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Neck surgery finally leaves Demon skipper Jones pain-free

Demons take over Melbourne CBD Nathan Jones speaks about the revamped Melbourne logo and his recovery from neck surgery
Melbourne skipper Nathan Jones and his daughter Bobbi at the club's re-branding launch - ${keywords}
Melbourne skipper Nathan Jones and his daughter Bobbi at the club's re-branding launch
I knew almost straight away within 24, 48 hours afterwards it was the best decision I made
Melbourne captain Nathan Jones

MELBOURNE captain Nathan Jones was apprehensive about letting surgeons cut into his neck this off-season but has no regrets after it instantly relieved him of crippling pain. 

The 27-year-old had an operation on a prolapsed disc at the start of September, requiring doctors to make an incision at the front of his throat.

It came after the tough midfielder played much of the season with the injury, which was initially treated with cortisone injections to enable him to get through the year.   

It wasn't an operation common for footballers, and unsurprisingly caused Jones some anxiety about whether it was the right move, given the delicate and complex part of the body involved.

But as the injury deteriorated throughout the season, Jones did his research not only on the procedure, but also the risks of delaying it until the end of the year. 

After seeking several expert opinions, Jones and his wife, Jerri, were left completely comfortable with their decision to go ahead with the surgery.

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"My wife knows how much [playing] means to me but at the same time I didn't leave any stone unturned in terms of just checking up through with surgeons and second and third opinions," Jones said on Thursday. 

"At no stage was it detrimental to my future or how I feel in the long run – it was more about the decision just for the current season.

"I was really nervous heading into it; I wasn't even sure if it was going to make much of a difference. 

"I knew almost straight away within 24, 48 hours afterwards it was the best decision I made.

"I'm glad I made that decision to get it done post-season and I'll be right 100 per cent heading into next season."

Jones consulted with a number of neurosurgeons about how his long-term health could be affected as the season progressed, and spent a good month thrashing out what path he should take in treating it.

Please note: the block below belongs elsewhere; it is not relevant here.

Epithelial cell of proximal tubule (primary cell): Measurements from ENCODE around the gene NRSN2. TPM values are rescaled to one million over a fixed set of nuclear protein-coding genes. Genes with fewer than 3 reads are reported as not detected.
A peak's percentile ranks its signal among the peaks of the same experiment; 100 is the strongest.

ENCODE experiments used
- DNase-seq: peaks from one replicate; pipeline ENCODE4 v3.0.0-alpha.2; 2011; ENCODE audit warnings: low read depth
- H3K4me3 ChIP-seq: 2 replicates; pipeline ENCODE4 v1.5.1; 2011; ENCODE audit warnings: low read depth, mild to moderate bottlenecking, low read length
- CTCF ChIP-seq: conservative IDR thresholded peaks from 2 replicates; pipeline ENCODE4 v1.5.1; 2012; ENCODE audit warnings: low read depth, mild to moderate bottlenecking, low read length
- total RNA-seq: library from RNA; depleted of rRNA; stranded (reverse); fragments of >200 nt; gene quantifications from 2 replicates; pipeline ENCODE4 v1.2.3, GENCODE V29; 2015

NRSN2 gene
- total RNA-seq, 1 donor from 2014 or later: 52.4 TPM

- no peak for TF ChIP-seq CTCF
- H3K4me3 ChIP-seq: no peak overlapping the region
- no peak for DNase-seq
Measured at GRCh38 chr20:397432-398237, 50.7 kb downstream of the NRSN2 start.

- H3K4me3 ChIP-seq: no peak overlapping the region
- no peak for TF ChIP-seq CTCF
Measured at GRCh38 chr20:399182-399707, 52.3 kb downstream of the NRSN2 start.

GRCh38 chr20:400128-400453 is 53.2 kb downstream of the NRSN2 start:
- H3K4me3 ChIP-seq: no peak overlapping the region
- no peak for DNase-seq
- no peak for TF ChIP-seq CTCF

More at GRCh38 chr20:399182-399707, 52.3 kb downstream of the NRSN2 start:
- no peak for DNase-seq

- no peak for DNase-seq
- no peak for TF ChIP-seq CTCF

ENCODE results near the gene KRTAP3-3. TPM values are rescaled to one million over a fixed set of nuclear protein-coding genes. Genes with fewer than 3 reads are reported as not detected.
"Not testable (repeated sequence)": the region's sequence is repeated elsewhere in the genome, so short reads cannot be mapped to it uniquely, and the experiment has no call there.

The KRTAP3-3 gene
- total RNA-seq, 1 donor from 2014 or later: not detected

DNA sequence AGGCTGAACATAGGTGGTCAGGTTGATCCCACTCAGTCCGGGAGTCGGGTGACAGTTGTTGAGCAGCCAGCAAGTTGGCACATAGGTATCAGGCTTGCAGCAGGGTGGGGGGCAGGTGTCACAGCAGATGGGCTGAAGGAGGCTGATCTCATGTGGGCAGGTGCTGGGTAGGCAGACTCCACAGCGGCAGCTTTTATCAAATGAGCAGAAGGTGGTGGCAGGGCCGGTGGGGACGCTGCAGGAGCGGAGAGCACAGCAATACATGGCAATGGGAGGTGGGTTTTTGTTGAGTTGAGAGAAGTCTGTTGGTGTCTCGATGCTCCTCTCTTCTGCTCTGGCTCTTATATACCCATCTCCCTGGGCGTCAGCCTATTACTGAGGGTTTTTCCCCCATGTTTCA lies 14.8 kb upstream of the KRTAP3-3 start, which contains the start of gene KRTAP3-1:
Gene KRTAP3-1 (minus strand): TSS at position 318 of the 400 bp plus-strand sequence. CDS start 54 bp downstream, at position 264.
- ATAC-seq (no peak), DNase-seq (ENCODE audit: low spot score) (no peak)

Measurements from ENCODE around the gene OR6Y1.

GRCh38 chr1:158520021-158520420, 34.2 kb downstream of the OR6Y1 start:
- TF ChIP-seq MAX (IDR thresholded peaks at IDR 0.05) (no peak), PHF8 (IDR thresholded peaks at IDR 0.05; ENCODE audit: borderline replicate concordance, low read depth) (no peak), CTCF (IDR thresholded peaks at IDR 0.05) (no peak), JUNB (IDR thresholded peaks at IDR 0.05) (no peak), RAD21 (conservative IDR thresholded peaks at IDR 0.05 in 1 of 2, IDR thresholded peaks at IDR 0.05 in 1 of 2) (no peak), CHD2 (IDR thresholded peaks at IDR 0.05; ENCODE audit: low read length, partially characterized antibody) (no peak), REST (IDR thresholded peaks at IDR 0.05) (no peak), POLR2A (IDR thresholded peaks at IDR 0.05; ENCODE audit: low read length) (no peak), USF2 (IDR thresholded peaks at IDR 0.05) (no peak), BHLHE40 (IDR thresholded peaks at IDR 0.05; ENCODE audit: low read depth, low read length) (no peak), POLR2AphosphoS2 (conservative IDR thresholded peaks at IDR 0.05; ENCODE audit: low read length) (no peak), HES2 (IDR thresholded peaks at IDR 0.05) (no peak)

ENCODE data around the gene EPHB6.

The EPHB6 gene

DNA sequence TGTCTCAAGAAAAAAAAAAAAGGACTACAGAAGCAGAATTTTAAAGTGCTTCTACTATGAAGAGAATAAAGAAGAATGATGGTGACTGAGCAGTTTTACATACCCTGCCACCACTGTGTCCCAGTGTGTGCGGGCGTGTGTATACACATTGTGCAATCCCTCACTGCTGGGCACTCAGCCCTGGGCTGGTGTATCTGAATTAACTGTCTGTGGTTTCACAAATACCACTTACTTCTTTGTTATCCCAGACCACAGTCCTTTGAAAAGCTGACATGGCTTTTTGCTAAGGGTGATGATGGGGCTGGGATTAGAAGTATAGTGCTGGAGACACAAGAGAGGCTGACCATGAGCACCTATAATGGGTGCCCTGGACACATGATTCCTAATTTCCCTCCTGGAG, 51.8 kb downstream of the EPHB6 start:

He was assured the worst-case scenario was that he could end up back in as much pain as he experienced before the cortisone treatment.

Jones in contemplative mood ahead of his press conference on Wednesday. Picture: AFL Media

So he waited, played out the year, and had the operation on September 14. 

Afterwards, he didn't go on his usual surfing off-season holiday and instead visited Europe with Jerri and their infant daughter Bobbi. 

There, he reflected on what he'd been through in managing the injury, getting it fixed and how he has felt since.

"I've had no real recurring nerve pain, which I had throughout the year, since the op and mainly now it's just really re-strengthening the muscles and stuff that were hindered by the nerve being blocked throughout the season," he said.

"I'm probably a fair bit ahead of schedule but the main thing that's going to hold me back is getting involved in contact.

"My surgeon is certain I can't get hit in the head for at least the next couple of months."

Jones has been running for nearly a month but won't take part in match play until after Christmas.

He'll officially start pre-season on November 23 with plans to ramp things up after the festive break.

Jones is bullish about the Demons' prospects for season 2016 and says finals might not be "too far out of reach".

He also believes last year's No.2 draft pick, Christian Petracca, will push for round one selection after missing all of this season with a wrecked knee.

"He's in terrific condition at the moment and I expect him to keep ticking the boxes," Jones said.

"He's a terrific talent and probably was almost definite to play round one last year before he hurt himself.

"There's no pressure on him, you just expect him to keep doing what he does and I look forward to seeing him in full training … if he keeps going the way he's going I expect him to put his hand up."

The Demons revealed a new logo on Thursday in a bold Melbourne city-centric launch designed to link locals to the club and appeal to a younger demographic.

"The stereotypical Melbourne of old has wanted to find a new direction, and along with the new logo we want to connect with the city and our name," Jones said.

"The footy club is the only team in the league that holds the Melbourne name, and [the logo is designed for the club] to become more edgy and cool and I think they've done that."

Nathan Jones in front of a mural commissioned for the Demons' logo launch. Picture: AFL Media